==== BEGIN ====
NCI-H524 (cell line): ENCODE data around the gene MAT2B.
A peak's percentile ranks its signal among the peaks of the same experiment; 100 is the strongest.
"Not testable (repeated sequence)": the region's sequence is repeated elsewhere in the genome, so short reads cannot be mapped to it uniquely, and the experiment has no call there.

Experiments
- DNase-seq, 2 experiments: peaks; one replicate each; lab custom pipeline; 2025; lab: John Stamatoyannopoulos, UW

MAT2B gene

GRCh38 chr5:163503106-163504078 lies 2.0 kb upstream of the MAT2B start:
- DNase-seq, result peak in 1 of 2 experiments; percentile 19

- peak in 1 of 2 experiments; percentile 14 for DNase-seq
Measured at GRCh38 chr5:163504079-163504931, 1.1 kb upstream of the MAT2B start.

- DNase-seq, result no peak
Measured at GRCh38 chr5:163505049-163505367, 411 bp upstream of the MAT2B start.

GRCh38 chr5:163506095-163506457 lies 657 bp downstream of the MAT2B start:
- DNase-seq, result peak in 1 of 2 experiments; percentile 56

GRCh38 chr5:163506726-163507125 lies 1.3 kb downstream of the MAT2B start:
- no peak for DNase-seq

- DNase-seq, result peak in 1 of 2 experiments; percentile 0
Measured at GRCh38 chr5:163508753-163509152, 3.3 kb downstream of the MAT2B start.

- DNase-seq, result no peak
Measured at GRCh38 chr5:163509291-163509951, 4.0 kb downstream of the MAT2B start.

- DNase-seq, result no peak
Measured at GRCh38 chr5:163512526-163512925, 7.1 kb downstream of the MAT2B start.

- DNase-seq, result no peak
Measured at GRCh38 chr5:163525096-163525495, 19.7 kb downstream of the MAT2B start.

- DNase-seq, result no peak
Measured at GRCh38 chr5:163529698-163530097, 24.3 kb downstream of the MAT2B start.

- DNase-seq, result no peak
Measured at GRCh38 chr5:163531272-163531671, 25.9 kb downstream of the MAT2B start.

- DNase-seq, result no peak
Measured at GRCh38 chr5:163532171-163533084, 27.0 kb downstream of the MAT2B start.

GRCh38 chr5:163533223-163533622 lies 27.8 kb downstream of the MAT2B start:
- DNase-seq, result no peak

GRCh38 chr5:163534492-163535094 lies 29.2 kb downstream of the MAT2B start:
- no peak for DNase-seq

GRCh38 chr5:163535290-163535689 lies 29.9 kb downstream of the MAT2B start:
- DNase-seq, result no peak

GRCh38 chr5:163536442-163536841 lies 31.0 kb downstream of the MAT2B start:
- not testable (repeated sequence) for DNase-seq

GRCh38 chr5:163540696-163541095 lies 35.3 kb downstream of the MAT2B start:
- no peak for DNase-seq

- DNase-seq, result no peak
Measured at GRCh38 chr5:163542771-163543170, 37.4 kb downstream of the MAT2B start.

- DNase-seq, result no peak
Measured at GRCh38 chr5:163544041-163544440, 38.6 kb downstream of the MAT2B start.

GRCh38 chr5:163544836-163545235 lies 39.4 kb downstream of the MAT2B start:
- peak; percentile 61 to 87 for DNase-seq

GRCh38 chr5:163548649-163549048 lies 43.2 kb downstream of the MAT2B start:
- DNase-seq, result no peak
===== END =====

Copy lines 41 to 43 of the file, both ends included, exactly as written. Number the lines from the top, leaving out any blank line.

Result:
- DNase-seq, result no peak
Measured at GRCh38 chr5:163542771-163543170, 37.4 kb downstream of the MAT2B start.

- DNase-seq, result no peak